Pope John Paul II has rightly observed: “[T]he pro-abortion culture is especially strong precisely where the Church’s teaching on contraception is rejected” (Evangelium Vitae, n. 13). If we are to act for the Gospel of Life with renewed vigor in our families and our parishes, we must adhere firmly to the Church’s teaching on artificial contraception. We should promote natural family planning as a moral alternative for those who, for grave reasons, need to limit the number of children in the family. The legislation of the Fifth Diocesan Synod gives us clear and firm direction: “The teaching of the Church on the transmission of human life and on Natural Family Planning is to be understood as fundamental to the teaching on the respect for all human life” (Synod V Acts, p. 433, n. 213; cf. also p. 410, n. 40).


I conclude with the reminder that separation of Church and state in our country cannot be understood as a separation of faith from life. I recall the words of Pope John Paul II regarding the proper vocation and mission of the lay faithful as “members of the Church and citizens of human society”: “There cannot be two parallel lives in their existence: on the one hand, the so-called ‘spiritual’ life, with its values and demands; and on the other, the so-called ‘secular’ life, that is, life in a family, at work, in social relationships, in the responsibilities of public life and in culture” (Christifideles Laici, n. 59b; cf. Second Vatican Ecumenical Council, Decree on the Apostolate of Lay People, Apostolicam Actuositatem [November 18, 1965], n. 4).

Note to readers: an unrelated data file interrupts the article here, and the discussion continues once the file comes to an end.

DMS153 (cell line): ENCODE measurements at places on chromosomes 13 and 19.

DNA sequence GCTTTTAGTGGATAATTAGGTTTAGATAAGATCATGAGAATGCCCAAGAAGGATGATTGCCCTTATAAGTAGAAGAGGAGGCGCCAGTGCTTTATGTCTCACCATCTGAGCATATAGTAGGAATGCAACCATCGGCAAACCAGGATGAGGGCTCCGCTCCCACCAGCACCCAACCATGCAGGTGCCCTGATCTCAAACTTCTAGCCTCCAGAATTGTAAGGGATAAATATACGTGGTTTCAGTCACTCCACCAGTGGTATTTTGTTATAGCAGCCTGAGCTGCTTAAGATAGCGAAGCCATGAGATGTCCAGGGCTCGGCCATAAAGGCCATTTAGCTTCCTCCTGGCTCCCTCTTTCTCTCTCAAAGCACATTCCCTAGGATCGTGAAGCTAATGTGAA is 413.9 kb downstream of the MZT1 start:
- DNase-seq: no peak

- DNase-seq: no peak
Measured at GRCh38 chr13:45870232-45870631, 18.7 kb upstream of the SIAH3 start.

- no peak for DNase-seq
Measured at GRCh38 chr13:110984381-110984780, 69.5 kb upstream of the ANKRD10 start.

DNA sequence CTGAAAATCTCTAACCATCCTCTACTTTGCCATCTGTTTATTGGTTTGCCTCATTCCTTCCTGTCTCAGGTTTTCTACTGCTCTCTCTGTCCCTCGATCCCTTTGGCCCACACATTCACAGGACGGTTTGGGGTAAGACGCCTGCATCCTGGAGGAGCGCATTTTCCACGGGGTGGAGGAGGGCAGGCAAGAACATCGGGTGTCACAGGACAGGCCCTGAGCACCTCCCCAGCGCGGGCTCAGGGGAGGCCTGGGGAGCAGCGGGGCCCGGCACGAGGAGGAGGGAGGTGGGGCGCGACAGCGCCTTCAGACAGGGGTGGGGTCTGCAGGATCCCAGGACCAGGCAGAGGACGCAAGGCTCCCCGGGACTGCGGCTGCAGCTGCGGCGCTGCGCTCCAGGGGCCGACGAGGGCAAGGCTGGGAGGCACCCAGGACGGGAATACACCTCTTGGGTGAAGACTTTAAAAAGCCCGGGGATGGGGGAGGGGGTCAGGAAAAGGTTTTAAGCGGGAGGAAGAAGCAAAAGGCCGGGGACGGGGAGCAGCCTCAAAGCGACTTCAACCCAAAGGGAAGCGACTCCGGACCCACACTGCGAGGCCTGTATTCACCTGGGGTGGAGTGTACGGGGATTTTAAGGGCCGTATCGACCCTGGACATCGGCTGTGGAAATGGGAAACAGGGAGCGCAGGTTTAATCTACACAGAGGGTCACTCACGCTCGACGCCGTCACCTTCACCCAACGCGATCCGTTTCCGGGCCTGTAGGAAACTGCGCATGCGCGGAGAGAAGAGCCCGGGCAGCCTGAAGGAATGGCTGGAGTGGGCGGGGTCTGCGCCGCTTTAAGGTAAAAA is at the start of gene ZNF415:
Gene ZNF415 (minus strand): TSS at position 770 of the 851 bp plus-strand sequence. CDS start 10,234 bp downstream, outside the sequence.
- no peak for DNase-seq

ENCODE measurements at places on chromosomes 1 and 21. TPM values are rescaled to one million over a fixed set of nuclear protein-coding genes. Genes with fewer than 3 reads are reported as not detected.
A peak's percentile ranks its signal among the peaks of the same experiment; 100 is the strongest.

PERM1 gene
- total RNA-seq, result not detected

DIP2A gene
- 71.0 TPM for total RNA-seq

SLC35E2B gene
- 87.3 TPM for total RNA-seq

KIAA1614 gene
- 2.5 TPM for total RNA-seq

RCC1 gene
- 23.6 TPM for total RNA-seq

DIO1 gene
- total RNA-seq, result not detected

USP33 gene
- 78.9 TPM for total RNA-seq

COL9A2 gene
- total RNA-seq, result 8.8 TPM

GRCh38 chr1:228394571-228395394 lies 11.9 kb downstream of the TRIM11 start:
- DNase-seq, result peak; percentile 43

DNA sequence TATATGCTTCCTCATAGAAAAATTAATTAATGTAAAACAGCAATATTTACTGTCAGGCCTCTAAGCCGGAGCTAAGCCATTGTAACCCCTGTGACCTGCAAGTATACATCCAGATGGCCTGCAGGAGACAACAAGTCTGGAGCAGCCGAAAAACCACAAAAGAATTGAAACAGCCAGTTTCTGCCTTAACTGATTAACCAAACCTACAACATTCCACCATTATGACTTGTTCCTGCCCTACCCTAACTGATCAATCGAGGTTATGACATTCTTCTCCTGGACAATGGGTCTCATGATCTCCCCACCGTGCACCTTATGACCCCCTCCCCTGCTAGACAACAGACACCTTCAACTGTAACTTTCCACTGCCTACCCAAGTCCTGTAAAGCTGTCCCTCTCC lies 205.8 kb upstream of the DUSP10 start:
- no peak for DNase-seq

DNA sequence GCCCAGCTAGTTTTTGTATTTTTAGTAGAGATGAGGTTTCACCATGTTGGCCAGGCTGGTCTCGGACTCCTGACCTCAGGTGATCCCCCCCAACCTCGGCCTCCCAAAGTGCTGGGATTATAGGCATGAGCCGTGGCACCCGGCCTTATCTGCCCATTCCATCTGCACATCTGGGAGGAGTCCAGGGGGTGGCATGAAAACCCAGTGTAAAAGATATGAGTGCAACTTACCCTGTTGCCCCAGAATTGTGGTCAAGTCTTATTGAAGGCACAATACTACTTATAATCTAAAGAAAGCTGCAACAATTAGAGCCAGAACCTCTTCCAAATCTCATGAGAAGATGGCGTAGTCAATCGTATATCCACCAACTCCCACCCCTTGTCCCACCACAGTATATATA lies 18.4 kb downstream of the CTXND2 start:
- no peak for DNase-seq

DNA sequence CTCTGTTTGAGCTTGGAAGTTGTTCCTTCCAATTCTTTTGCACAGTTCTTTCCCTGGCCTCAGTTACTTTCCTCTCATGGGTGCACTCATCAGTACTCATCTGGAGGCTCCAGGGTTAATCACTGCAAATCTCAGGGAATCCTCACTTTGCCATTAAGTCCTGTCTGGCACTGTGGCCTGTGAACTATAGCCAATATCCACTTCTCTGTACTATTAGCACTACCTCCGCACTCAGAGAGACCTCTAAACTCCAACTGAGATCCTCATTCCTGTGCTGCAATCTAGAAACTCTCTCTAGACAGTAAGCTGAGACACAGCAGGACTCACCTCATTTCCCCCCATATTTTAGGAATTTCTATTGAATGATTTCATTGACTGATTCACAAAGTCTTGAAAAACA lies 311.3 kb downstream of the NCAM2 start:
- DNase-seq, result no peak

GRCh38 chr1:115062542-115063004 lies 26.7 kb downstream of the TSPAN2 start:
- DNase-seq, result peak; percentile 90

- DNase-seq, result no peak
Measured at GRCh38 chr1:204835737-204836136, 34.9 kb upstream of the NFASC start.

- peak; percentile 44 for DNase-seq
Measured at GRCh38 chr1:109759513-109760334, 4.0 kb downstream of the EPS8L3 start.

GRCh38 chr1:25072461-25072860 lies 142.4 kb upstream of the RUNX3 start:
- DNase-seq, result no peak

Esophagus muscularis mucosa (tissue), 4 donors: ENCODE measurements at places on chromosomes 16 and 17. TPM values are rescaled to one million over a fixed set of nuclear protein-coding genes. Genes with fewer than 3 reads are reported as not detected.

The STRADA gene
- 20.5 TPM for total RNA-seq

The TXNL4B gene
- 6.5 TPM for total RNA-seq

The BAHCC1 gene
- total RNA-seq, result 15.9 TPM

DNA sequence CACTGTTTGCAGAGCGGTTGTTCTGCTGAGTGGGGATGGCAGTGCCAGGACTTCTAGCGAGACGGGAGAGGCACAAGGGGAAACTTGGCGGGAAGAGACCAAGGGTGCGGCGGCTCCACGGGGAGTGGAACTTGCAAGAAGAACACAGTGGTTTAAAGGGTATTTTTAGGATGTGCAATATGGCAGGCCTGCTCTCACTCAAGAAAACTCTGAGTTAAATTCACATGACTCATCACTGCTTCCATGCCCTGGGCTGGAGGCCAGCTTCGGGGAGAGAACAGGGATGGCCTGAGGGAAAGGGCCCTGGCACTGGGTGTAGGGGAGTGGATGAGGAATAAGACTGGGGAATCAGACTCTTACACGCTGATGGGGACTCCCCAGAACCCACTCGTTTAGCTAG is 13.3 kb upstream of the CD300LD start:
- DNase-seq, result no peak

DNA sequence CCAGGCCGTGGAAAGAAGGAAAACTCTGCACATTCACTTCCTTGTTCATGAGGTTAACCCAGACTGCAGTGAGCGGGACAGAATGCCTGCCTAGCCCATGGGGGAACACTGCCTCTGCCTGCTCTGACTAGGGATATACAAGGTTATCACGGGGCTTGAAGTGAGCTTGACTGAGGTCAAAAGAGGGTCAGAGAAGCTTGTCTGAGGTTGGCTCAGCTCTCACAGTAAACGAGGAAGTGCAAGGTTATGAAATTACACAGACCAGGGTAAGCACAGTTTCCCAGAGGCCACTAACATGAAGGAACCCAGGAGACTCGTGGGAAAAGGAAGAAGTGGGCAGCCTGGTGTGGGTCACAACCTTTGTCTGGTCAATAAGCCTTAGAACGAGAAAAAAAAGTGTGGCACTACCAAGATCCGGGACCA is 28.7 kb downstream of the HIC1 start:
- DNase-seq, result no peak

Our faith and our political judgments cannot be separate compartments of our lives; they must relate to each other in a life which is lived with integrity. This is especially true with respect to safeguarding the right to life, the foundation of all other rights.

The Fifth Diocesan Synod has reminded us that “the primary means to be employed in restoring respect for all human life is prayer, especially prayer before the Blessed Sacrament” (Synod V Acts, p. 434, n. 218). In meeting the challenge of promoting the respect for all human life during the coming elections, I urge individuals, families and parishes to make regularly the Holy Hour for Life (cf. Ibid., p. 434, n. 219). Christ, Who came to give His life for the salvation of all and Who sacramentally renews the outpouring of His Life for us in the Holy Eucharist, will not fail to hear our prayer on behalf of all who suffer threats to their right to life.

In this time when the dignity of human life is threatened and assaulted in so many ways, we pray through the intercession of Our Lady of Guadalupe, Star of the New Evangelization and Patroness of Life. The Mother of God appeared on our beloved continent in 1531 to show forth God’s immeasurable mercy and love for all His children of America, especially the native peoples. By her apparitions, she hastened the end of the widespread and horrible pagan practice of human sacrifice, and she confirmed the dignity of all human life. May she, in our time, inspire and foster the conversion of America to the Gospel of her Divine Son, which is, first and foremost, the Gospel of Life. Our prayers offered through the intercession of Our Lady of Guadalupe will not go unanswered.

I invoke God’s blessing upon you, your homes, and your apostolate of the respect for human life.

Given at La Crosse, on the twenty-third day of November, the Solemnity of Christ the King, in the Year of the Lord 2003.

(Most Rev.) Raymond L. Burke
Bishop of LaCrosse

Benedict T. Nguyen

Used with permission.